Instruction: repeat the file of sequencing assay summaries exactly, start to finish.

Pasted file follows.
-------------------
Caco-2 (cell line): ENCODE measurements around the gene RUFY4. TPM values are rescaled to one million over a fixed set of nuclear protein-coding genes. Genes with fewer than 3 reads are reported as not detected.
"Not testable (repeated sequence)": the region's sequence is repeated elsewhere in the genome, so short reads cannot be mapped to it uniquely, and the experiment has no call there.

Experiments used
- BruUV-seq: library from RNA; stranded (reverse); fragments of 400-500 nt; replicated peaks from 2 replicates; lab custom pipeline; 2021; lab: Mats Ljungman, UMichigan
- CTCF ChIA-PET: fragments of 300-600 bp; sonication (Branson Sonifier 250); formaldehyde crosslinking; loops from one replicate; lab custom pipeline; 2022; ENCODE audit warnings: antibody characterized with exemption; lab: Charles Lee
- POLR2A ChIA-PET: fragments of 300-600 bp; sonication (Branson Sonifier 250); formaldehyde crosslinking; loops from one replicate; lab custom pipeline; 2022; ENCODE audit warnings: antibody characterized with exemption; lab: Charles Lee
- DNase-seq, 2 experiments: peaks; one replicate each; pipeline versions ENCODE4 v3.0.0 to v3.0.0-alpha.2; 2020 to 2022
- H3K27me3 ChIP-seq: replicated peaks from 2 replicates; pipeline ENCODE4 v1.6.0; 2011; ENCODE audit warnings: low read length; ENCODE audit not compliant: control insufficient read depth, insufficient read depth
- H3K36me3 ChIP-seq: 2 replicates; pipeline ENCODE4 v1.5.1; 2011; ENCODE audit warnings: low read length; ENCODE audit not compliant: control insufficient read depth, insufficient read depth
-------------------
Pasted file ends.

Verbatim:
Caco-2 (cell line): ENCODE measurements around the gene RUFY4. TPM values are rescaled to one million over a fixed set of nuclear protein-coding genes. Genes with fewer than 3 reads are reported as not detected.
"Not testable (repeated sequence)": the region's sequence is repeated elsewhere in the genome, so short reads cannot be mapped to it uniquely, and the experiment has no call there.

Experiments used
- BruUV-seq: library from RNA; stranded (reverse); fragments of 400-500 nt; replicated peaks from 2 replicates; lab custom pipeline; 2021; lab: Mats Ljungman, UMichigan
- CTCF ChIA-PET: fragments of 300-600 bp; sonication (Branson Sonifier 250); formaldehyde crosslinking; loops from one replicate; lab custom pipeline; 2022; ENCODE audit warnings: antibody characterized with exemption; lab: Charles Lee
- POLR2A ChIA-PET: fragments of 300-600 bp; sonication (Branson Sonifier 250); formaldehyde crosslinking; loops from one replicate; lab custom pipeline; 2022; ENCODE audit warnings: antibody characterized with exemption; lab: Charles Lee
- DNase-seq, 2 experiments: peaks; one replicate each; pipeline versions ENCODE4 v3.0.0 to v3.0.0-alpha.2; 2020 to 2022
- H3K27me3 ChIP-seq: replicated peaks from 2 replicates; pipeline ENCODE4 v1.6.0; 2011; ENCODE audit warnings: low read length; ENCODE audit not compliant: control insufficient read depth, insufficient read depth
- H3K36me3 ChIP-seq: 2 replicates; pipeline ENCODE4 v1.5.1; 2011; ENCODE audit warnings: low read length; ENCODE audit not compliant: control insufficient read depth, insufficient read depth